Relocation sites being prepared for victims of storm Sendong

Posted on December 28, 2011

ASSISTANCE FOR relocation were given to storm victims in Northern Mindanao even as international aid continues to be received by the government.

Iligan City yesterday received P241 million for the construction of shelters for 3,459 families displaced by tropical storm Sendong [international name: Washi], a Palace spokesman said, with target completion date set for end-January.

“They have already identified a 10-hectare relocation site in Iligan City. So this money will go to the construction of the core shelter; by core shelter we mean four walls, one toilet, one room,” Presidential Spokesman Edwin Lacierda said in a press briefing yesterday.

Social Welfare Secretary Corazon J. Soliman led the turnover of funds to the local government with Health Secretary Enrique T. Ona and Presidential Communications Operations Office Secretary Herminio B. Coloma, Jr.

In a 2 p.m. update yesterday, the National Disaster Risk Reduction and Management Council has reported 1,249 deaths but has lost count of the missing due to conflicting data at the local level. Damage was pegged at P1.143 billion. About 720,00 persons were affected by the calamity.

Meanwhile, the Department of Social Welfare and Development (DSWD), in a separate statement, said it has prioritized the funding of shelter projects for victims in Negros Oriental, Iligan and Cagayan de Oro City worth P537.56 million.

The amount is part of the P1.59-billion indicative plan for the early recovery and rehabilitation program and project for victims of flooding in Region 2 (Cagayan Valley) and of the storm in Regions 7 (Central Visayas), 9 (Zamboanga Peninsula), 10 (Northern Mindanao), 11 (Davao) and Caraga.

In a related development, the DSWD and the Department of National Defense through its National Development Support Command, the infrastructure and development arm of the Armed Forces of the Philippines, will begin the construction of 10 bunkhouses for victims which are expected to be completed this week.

One bunkhouse will have 12 rooms with one family per room. The floor area per room is 18 square meters. In addition, the bunkhouse will have a separate kitchen and latrines. The building and its facilities will cost around P350,000, a statement from DSWD said.

In Cagayan de Oro, Xavier University-Ateneo de Cagayan is allowing the use of five hectares of land to the local government for Sendong survivors.

Xavier president Roberto C. Yap, SJ, informed the city government in a letter that the school board has approved a usufruct proposal that will grant part of the university’s landholdings in Barangay Lumbia for use as relocation site.

Mr. Yap’s letter was dated Dec. 23 but was made available to media only on Monday. The site is on an elevated area to get survivors out of harm’s way.

Public transportation from Lumbia, which is the site of the airport or about 10 kilometers from downtown, is, however, not as accessible compared to the calamity-hit areas.

Xavier has also committed to work with the local government unit for the improvement of the area, including road works, setting up of power and water systems, and the creation of livelihood opportunities for the victims.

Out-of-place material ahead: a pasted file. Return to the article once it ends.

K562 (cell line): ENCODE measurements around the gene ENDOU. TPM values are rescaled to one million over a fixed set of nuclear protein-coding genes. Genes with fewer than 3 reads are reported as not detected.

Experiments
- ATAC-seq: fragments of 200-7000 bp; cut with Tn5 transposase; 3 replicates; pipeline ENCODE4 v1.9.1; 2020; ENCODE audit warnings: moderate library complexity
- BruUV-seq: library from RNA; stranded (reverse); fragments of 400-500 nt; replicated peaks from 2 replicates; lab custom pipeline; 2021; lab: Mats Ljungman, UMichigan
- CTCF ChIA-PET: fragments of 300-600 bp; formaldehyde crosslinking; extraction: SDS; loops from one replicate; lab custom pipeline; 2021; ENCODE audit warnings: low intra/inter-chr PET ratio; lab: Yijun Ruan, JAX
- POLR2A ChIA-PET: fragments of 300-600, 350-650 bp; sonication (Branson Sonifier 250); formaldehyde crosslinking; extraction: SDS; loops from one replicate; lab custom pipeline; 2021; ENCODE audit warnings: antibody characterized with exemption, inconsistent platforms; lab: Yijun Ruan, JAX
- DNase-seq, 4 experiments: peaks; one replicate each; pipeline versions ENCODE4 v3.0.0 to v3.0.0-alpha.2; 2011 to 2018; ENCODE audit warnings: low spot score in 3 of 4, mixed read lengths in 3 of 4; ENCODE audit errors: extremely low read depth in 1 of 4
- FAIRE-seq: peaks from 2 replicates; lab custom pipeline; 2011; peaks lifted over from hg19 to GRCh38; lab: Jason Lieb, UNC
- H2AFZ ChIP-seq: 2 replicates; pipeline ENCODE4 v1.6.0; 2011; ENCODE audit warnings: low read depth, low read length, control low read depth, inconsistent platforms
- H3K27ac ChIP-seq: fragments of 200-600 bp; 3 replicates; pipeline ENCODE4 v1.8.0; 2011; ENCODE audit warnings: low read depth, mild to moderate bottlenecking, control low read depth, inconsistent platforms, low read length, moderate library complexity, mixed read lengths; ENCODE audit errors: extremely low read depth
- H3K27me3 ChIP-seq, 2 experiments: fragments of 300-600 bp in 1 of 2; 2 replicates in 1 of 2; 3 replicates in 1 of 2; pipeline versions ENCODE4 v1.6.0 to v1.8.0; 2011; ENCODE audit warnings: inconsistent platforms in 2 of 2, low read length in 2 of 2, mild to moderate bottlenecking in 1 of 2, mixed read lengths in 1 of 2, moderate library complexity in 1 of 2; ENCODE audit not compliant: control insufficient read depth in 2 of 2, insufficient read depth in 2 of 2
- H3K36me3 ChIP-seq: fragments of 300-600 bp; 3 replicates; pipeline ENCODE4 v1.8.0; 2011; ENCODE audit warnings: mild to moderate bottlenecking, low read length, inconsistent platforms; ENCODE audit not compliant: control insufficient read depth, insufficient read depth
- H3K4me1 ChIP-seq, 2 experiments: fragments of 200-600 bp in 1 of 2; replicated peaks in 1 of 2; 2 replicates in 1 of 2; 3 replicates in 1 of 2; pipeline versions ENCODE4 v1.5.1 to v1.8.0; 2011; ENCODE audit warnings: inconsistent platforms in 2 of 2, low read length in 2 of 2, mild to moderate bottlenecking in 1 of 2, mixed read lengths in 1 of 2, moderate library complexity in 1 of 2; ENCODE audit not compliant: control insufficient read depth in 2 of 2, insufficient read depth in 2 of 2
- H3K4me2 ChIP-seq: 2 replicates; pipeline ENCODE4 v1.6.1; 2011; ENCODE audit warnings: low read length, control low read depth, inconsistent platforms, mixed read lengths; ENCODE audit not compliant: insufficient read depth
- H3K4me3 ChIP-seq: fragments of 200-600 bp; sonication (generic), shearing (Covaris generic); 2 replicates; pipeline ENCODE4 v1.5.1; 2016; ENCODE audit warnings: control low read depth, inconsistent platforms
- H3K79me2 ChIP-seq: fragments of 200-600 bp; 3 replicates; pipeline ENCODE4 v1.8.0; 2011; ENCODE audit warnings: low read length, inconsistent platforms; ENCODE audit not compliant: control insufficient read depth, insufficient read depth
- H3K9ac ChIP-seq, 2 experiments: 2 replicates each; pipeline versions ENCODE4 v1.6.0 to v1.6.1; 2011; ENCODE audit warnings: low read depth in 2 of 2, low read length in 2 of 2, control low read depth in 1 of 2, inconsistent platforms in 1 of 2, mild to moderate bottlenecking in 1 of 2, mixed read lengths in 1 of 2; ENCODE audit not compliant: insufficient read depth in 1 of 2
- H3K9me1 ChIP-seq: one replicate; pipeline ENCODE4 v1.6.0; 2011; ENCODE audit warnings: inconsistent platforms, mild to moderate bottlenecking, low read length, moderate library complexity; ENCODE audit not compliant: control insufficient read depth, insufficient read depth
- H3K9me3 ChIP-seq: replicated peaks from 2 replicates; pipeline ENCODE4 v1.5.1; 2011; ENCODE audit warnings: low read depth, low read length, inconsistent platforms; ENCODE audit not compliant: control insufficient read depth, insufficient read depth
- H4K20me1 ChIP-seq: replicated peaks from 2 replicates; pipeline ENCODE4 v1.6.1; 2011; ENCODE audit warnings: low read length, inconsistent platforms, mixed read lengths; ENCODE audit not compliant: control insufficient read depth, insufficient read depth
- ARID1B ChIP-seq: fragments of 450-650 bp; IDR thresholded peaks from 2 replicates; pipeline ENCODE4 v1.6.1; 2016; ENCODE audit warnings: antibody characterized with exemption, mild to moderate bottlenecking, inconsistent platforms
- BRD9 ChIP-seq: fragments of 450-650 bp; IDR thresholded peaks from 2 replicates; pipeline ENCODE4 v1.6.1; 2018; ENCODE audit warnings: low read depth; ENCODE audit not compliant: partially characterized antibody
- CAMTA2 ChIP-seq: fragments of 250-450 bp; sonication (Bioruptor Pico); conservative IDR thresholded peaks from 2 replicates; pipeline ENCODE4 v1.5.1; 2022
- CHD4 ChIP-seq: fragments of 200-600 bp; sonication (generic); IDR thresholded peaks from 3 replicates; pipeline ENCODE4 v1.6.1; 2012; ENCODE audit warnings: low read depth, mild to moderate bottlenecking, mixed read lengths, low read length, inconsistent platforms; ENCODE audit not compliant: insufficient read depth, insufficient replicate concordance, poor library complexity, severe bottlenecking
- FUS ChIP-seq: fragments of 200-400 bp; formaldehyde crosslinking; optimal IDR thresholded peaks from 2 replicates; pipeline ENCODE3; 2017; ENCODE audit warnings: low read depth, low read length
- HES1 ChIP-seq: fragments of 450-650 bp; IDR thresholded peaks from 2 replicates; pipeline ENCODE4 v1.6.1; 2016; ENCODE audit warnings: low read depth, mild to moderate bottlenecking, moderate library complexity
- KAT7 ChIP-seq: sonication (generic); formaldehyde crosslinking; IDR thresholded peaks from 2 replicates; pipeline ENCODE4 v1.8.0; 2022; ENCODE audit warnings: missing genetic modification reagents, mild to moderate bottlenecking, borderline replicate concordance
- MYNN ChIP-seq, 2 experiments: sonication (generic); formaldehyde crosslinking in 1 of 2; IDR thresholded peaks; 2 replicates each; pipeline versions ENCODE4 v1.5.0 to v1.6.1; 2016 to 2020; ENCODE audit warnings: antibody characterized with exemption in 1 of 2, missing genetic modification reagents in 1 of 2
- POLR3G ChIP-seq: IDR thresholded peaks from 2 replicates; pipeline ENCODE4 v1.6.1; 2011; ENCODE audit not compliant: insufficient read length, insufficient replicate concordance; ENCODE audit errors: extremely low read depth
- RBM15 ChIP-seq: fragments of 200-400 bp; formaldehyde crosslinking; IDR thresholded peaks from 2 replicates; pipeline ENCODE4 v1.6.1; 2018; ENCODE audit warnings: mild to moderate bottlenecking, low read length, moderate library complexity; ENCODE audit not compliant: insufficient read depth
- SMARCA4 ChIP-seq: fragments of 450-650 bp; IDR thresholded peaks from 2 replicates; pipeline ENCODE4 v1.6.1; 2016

International help

As this developed, the governments of Thailand and Denmark as well as the Organization of Islamic Conference (OIC) have joined those from the international community that have expressed sympathy and extended their support to the storm victims.

In a statement released yesterday, the Department Foreign Affairs (DFA) said that the Thai government gave an assistance worth 3 million baht, or $100,000.

The DFA also said that a four-member OIC delegation arrived in Cagayan de Oro on Monday for a four-day visit during which they will assess how to help the affected communities.

The delegation, headed by Director Fuad Ali Al-Maznaee of the OIC Humanitarian Affairs Department, was sent by OIC Secretary-General Ekmelledin Ihsanoglu.

Mr. Ihsanoglu has earlier called on the OIC’s 57 member-states and the international community “to urgently extend all the vital emergency assistance to the affected people in the Philippines.”

Foreign Affairs Undersecretary Rafael E. Seguis said “this is the first time the OIC has dispatched a needs-assessment mission to the Philippines to look into how member-states can help communities in Mindanao that were affected by a disaster of this magnitude.”

The Danish government, for its part, has extended financial assistance worth about P2.2 million through the Citizen’s Disaster Response Center (CDRC), a nongovernmental organization that promotes disaster management among communities in the Philippines.

Carlos C. Padolina, CDRC deputy executive director, said the fund will be used to conduct relief operations for 700 families in Cagayan de Oro and 800 families in Iligan.

“We will be ensuring that those who will benefit are those least served or vulnerable families who really have none and have completely lost their livelihood,” he said in Filipino during a phone interview yesterday. -- N. M. Gonzales and A. E. Barrameda